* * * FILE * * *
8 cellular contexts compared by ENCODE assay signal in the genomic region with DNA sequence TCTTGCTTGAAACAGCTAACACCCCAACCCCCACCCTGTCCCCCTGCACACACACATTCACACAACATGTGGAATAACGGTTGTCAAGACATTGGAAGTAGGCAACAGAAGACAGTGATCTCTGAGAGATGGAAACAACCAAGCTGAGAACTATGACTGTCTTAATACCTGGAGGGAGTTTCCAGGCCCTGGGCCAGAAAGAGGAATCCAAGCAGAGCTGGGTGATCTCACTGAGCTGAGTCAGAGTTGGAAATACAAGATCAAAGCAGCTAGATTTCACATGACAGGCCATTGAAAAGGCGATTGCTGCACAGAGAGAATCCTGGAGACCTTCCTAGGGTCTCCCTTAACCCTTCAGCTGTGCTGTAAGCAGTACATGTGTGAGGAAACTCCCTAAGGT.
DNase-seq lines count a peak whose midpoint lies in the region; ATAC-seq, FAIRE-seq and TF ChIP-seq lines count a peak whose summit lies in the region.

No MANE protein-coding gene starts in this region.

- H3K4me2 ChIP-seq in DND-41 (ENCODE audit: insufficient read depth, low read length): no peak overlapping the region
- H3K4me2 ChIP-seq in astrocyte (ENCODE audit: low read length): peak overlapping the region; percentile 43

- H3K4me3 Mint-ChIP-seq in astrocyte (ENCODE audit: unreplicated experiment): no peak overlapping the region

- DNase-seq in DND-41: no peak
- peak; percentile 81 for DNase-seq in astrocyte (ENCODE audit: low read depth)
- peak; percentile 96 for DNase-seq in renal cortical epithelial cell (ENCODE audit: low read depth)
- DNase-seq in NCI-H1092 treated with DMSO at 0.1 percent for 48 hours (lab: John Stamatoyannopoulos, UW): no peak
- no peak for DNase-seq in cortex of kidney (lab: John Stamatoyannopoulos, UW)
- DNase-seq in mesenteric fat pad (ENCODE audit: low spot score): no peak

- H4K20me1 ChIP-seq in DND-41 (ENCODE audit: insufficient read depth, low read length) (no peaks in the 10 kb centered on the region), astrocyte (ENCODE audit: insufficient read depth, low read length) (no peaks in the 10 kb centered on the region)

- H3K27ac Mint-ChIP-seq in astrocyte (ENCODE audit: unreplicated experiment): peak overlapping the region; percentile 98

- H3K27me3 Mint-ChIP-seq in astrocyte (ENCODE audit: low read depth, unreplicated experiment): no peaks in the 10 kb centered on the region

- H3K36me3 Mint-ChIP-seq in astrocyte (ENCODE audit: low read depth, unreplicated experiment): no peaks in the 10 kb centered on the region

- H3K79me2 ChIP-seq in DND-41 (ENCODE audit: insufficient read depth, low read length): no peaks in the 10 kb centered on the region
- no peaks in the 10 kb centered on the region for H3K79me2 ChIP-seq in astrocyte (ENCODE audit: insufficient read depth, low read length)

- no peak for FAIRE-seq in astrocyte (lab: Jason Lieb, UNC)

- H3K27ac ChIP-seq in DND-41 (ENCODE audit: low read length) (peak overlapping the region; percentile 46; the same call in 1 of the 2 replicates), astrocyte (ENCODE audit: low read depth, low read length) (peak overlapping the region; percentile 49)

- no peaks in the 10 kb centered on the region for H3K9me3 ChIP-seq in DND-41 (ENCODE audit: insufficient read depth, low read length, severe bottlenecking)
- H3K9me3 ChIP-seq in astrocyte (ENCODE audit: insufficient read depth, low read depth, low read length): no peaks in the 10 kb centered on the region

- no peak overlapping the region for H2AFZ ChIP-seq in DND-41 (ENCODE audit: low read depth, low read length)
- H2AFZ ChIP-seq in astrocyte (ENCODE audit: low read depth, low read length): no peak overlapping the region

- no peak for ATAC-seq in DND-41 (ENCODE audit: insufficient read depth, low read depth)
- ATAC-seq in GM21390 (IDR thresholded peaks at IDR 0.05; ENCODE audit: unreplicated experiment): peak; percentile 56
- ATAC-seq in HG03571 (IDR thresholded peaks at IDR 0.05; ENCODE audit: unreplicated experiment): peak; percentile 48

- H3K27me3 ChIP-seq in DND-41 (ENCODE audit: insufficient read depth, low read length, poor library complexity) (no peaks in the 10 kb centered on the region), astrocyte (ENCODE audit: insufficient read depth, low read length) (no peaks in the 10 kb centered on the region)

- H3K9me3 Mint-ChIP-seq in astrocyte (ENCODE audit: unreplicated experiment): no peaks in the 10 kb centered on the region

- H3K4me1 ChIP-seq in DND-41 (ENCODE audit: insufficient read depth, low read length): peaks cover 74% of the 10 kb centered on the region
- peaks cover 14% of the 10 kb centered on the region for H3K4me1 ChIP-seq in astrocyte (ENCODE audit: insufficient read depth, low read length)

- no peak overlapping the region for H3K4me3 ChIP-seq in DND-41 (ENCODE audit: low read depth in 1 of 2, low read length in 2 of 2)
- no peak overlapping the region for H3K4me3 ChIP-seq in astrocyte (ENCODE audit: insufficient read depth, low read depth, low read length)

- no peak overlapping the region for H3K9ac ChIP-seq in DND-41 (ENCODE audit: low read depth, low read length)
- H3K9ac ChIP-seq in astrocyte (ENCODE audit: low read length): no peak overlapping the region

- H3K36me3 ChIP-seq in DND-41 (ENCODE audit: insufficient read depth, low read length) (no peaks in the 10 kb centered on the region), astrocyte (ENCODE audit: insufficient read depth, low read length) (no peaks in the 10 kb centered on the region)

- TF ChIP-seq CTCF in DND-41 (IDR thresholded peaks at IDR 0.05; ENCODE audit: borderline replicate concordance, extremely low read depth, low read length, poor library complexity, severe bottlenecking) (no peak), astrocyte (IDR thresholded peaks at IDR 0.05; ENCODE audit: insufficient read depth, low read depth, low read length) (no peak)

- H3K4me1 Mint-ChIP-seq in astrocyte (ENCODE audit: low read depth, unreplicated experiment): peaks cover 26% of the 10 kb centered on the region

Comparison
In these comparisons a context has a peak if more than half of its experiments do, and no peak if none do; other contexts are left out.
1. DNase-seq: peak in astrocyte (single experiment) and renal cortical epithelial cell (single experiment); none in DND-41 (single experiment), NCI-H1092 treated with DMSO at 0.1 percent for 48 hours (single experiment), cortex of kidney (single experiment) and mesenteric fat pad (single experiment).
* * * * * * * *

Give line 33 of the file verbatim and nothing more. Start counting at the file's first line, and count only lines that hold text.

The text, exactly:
- no peak overlapping the region for H3K4me3 ChIP-seq in astrocyte (ENCODE audit: insufficient read depth, low read depth, low read length)